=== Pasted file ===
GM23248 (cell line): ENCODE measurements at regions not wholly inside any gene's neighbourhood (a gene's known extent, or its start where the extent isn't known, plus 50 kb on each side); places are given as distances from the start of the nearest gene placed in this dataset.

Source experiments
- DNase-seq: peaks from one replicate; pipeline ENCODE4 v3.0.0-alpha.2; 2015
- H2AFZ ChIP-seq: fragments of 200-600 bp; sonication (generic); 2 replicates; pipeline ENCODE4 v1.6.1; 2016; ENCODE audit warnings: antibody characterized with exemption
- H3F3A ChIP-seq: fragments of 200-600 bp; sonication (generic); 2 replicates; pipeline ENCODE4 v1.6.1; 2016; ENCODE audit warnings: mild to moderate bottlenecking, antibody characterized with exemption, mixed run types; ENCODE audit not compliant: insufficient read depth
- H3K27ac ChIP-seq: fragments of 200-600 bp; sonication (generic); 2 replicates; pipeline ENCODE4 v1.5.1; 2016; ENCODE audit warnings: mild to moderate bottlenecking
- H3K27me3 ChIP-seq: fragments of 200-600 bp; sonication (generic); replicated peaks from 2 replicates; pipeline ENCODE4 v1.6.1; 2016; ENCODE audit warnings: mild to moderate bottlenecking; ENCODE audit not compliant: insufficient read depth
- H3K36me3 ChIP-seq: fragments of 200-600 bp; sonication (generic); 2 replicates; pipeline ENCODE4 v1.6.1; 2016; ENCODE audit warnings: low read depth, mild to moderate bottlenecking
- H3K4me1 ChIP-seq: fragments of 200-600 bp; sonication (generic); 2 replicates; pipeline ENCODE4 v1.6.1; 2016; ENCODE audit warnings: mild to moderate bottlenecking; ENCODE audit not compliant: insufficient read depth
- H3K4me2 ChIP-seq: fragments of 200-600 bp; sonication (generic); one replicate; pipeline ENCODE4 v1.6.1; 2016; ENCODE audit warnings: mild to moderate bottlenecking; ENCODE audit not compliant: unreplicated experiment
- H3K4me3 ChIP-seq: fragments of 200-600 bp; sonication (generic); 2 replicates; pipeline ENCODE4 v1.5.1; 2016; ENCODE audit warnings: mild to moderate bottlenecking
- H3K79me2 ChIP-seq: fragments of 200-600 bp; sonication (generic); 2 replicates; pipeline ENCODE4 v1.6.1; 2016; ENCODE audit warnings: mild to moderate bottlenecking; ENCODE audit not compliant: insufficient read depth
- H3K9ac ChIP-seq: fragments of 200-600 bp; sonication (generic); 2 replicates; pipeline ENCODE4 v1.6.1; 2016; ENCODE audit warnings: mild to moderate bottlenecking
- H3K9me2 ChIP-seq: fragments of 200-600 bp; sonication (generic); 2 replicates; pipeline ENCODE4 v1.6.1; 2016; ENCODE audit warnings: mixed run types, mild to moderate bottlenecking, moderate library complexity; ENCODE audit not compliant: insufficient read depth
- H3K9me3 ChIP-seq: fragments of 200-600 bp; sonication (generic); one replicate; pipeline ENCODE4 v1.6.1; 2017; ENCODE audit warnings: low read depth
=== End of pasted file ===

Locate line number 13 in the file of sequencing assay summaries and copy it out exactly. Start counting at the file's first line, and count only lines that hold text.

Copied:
- H3K9ac ChIP-seq: fragments of 200-600 bp; sonication (generic); 2 replicates; pipeline ENCODE4 v1.6.1; 2016; ENCODE audit warnings: mild to moderate bottlenecking